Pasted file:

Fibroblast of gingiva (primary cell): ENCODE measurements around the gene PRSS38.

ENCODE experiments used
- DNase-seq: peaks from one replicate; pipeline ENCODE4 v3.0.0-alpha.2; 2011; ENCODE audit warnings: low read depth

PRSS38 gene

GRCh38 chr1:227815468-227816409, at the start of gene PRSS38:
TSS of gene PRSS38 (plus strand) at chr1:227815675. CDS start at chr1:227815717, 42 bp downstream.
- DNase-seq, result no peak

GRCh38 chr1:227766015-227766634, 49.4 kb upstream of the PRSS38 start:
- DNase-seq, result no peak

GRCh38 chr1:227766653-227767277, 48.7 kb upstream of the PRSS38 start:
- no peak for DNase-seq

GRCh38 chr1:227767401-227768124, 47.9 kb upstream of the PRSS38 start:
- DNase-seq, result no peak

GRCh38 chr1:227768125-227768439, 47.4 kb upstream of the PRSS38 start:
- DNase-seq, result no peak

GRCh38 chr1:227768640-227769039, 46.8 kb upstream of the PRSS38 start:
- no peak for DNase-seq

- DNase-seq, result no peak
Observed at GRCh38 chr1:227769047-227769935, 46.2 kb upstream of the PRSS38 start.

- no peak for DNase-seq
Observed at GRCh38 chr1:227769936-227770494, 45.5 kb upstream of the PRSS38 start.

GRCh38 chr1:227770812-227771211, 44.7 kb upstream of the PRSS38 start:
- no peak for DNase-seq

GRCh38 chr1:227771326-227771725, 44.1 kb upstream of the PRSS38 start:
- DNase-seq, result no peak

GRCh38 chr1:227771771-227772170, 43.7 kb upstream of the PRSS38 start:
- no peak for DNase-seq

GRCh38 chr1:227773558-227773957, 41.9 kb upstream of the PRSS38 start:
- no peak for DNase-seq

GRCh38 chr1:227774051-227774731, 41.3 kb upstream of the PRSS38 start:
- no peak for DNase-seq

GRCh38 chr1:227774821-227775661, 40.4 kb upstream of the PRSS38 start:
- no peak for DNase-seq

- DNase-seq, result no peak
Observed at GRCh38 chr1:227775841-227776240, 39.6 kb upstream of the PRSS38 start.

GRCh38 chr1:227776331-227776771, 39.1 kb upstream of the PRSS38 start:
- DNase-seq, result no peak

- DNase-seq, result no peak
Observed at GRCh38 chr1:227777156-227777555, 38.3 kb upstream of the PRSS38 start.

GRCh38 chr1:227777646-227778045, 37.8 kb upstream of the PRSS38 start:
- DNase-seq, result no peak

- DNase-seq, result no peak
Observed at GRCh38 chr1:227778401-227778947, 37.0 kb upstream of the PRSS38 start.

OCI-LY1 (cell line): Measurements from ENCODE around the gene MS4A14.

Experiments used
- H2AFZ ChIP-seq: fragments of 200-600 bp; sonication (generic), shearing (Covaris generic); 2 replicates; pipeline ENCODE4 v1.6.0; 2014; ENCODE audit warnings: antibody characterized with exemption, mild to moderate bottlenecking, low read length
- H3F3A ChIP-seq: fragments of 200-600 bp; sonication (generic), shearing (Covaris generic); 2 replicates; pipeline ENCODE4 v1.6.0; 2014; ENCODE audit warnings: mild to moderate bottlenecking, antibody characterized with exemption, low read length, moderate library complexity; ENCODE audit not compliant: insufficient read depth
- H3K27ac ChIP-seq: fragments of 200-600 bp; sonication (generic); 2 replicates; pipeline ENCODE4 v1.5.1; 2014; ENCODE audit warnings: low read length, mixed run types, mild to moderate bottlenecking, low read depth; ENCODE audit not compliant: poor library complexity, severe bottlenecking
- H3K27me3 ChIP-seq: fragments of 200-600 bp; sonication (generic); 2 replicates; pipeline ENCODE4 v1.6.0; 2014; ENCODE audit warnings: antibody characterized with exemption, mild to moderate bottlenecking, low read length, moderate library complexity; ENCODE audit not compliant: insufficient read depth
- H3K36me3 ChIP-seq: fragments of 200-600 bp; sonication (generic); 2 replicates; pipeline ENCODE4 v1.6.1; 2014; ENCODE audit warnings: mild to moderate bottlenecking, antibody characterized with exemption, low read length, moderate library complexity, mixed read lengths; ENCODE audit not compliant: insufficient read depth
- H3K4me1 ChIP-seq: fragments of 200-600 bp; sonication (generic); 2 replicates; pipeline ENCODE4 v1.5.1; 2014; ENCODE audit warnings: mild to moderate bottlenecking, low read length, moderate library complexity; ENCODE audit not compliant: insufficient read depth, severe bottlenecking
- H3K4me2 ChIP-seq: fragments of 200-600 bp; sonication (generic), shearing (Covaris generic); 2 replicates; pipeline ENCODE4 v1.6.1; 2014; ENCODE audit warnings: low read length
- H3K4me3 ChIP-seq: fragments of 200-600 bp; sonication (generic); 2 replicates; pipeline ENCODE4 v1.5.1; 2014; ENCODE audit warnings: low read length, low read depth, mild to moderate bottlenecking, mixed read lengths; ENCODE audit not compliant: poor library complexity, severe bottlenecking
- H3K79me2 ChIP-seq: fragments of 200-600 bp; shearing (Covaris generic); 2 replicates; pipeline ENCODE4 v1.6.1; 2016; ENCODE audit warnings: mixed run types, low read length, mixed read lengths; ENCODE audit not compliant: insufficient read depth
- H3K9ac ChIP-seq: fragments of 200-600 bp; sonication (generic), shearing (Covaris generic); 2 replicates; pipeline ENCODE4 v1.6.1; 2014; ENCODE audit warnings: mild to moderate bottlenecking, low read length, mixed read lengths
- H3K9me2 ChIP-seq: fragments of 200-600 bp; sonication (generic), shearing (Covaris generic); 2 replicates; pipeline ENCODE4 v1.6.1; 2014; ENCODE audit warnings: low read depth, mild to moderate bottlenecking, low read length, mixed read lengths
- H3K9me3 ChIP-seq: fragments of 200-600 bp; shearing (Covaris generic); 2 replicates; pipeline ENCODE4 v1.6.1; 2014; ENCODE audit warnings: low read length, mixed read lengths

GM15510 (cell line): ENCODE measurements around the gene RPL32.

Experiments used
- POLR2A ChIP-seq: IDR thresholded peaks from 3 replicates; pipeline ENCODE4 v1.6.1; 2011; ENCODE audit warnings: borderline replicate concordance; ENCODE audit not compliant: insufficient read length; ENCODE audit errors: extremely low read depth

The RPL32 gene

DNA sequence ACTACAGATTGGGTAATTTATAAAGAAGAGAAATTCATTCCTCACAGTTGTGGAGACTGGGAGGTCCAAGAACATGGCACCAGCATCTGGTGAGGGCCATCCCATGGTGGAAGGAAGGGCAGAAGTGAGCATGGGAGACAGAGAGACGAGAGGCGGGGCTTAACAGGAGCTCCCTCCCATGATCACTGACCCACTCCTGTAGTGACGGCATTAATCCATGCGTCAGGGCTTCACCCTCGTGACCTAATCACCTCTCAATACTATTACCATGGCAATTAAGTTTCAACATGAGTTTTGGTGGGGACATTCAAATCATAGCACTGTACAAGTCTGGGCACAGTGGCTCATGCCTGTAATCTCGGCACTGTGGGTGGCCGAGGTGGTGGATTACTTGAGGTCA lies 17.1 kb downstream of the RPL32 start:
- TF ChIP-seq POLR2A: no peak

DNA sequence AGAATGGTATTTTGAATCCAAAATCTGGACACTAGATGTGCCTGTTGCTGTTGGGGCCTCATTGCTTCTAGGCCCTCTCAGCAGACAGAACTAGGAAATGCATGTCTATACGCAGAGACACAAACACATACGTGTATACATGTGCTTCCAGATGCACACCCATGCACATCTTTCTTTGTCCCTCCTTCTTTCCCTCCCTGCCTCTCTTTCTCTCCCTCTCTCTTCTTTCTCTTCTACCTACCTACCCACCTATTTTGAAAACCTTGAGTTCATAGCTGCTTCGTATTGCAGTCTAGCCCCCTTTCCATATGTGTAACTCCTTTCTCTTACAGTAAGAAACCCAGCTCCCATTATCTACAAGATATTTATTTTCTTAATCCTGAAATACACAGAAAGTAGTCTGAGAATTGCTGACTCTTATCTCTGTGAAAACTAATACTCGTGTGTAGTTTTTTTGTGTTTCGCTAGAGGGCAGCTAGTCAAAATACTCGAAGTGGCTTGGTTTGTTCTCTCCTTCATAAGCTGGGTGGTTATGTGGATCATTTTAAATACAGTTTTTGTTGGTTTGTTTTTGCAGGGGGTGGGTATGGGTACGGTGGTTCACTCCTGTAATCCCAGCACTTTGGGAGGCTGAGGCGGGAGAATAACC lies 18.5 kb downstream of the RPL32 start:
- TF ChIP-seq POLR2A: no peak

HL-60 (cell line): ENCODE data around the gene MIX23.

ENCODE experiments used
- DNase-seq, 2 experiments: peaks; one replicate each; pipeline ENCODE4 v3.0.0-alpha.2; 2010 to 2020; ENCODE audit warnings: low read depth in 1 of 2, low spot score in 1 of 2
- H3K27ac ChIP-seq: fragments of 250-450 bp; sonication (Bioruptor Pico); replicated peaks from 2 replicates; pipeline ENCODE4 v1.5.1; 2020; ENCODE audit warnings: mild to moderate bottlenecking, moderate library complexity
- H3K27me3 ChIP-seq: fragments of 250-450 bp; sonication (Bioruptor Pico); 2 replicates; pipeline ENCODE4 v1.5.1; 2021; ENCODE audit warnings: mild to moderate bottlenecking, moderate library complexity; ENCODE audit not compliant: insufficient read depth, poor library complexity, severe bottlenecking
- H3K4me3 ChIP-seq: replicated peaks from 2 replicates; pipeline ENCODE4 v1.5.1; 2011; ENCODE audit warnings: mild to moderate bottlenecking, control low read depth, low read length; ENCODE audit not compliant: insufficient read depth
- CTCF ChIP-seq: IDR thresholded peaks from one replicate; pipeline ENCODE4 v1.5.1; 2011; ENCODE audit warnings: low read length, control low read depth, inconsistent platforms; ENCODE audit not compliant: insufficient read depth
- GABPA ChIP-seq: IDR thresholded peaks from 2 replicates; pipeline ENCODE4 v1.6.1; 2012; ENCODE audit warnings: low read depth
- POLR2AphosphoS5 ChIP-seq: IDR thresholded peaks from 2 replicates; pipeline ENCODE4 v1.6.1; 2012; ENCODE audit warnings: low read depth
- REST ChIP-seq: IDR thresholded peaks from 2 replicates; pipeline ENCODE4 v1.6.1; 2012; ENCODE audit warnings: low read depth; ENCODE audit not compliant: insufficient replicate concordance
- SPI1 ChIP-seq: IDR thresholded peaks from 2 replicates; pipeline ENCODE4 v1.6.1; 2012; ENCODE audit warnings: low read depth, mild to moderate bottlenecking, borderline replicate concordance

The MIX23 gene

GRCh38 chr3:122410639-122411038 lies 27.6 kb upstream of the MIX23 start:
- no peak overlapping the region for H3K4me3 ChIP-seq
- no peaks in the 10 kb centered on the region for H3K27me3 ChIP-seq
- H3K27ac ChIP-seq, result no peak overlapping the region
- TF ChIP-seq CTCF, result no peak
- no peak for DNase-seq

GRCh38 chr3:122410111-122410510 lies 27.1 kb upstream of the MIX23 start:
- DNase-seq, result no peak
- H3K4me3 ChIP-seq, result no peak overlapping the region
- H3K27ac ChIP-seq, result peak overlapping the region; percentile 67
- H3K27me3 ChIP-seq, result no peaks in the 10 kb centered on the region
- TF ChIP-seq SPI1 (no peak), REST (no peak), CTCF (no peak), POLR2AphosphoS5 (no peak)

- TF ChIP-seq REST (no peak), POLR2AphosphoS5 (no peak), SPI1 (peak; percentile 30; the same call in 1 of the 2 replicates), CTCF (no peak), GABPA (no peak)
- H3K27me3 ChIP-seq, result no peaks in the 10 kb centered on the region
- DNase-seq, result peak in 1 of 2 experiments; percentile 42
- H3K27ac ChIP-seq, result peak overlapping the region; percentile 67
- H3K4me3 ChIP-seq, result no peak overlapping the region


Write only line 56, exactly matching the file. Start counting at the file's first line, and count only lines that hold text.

- H3K9me2 ChIP-seq: fragments of 200-600 bp; sonication (generic), shearing (Covaris generic); 2 replicates; pipeline ENCODE4 v1.6.1; 2014; ENCODE audit warnings: low read depth, mild to moderate bottlenecking, low read length, mixed read lengths